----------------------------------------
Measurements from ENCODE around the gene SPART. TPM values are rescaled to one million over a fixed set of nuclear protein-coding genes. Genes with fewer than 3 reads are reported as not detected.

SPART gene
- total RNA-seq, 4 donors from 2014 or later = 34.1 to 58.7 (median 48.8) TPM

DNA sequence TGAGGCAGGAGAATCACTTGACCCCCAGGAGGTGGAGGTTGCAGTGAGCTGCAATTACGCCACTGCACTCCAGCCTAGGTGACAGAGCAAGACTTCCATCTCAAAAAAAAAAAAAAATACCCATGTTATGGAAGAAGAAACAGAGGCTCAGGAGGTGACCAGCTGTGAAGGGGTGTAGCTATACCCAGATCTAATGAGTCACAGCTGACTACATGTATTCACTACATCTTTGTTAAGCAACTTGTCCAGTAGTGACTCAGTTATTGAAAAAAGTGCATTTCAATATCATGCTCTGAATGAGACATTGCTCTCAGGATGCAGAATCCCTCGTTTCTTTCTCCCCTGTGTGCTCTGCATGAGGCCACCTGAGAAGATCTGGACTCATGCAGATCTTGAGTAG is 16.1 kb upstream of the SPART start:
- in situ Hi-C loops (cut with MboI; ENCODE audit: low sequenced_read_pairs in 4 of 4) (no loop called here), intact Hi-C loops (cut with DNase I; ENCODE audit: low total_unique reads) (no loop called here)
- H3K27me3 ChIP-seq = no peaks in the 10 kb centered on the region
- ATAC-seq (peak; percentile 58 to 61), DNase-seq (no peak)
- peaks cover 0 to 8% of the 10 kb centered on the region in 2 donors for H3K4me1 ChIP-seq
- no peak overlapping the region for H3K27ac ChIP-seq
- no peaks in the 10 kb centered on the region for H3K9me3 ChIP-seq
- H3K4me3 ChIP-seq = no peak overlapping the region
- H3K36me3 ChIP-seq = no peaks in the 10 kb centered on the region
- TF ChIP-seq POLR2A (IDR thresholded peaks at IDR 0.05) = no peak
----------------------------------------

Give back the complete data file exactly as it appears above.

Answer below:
Measurements from ENCODE around the gene SPART. TPM values are rescaled to one million over a fixed set of nuclear protein-coding genes. Genes with fewer than 3 reads are reported as not detected.

SPART gene
- total RNA-seq, 4 donors from 2014 or later = 34.1 to 58.7 (median 48.8) TPM

DNA sequence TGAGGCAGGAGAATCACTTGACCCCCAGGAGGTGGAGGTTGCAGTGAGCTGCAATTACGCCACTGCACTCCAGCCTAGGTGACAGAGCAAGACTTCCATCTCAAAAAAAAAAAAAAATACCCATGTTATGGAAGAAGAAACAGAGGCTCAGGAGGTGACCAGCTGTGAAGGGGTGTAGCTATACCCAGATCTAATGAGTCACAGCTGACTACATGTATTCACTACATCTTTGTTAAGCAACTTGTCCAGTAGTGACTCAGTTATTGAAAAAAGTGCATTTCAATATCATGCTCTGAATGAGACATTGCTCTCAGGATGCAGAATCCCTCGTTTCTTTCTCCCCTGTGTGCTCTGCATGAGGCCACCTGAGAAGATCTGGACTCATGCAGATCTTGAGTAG is 16.1 kb upstream of the SPART start:
- in situ Hi-C loops (cut with MboI; ENCODE audit: low sequenced_read_pairs in 4 of 4) (no loop called here), intact Hi-C loops (cut with DNase I; ENCODE audit: low total_unique reads) (no loop called here)
- H3K27me3 ChIP-seq = no peaks in the 10 kb centered on the region
- ATAC-seq (peak; percentile 58 to 61), DNase-seq (no peak)
- peaks cover 0 to 8% of the 10 kb centered on the region in 2 donors for H3K4me1 ChIP-seq
- no peak overlapping the region for H3K27ac ChIP-seq
- no peaks in the 10 kb centered on the region for H3K9me3 ChIP-seq
- H3K4me3 ChIP-seq = no peak overlapping the region
- H3K36me3 ChIP-seq = no peaks in the 10 kb centered on the region
- TF ChIP-seq POLR2A (IDR thresholded peaks at IDR 0.05) = no peak